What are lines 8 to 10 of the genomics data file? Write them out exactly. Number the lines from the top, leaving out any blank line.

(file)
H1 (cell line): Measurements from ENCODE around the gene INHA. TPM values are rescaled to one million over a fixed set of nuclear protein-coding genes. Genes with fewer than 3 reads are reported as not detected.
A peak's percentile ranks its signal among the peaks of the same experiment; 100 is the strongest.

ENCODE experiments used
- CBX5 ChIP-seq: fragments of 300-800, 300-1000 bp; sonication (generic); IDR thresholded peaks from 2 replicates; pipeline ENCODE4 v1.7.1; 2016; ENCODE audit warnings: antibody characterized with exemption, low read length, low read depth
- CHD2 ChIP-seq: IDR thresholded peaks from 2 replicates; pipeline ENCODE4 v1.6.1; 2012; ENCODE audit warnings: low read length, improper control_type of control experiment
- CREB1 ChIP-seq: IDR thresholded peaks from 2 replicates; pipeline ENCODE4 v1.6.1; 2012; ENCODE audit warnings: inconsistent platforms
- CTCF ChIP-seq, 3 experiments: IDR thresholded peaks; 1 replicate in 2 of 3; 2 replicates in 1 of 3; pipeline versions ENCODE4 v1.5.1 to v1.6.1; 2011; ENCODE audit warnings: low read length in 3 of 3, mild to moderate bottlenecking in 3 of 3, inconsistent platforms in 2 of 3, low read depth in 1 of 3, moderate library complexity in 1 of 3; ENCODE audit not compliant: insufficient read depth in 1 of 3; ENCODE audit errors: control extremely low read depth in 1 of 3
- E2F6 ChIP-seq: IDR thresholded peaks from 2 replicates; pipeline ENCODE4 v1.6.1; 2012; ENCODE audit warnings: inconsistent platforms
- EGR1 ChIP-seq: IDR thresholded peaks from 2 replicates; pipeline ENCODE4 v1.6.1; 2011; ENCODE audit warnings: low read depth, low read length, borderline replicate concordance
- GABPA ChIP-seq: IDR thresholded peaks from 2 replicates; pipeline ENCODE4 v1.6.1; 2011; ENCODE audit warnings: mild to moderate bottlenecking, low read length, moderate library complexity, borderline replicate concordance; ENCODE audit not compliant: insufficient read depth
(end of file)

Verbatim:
- E2F6 ChIP-seq: IDR thresholded peaks from 2 replicates; pipeline ENCODE4 v1.6.1; 2012; ENCODE audit warnings: inconsistent platforms
- EGR1 ChIP-seq: IDR thresholded peaks from 2 replicates; pipeline ENCODE4 v1.6.1; 2011; ENCODE audit warnings: low read depth, low read length, borderline replicate concordance
- GABPA ChIP-seq: IDR thresholded peaks from 2 replicates; pipeline ENCODE4 v1.6.1; 2011; ENCODE audit warnings: mild to moderate bottlenecking, low read length, moderate library complexity, borderline replicate concordance; ENCODE audit not compliant: insufficient read depth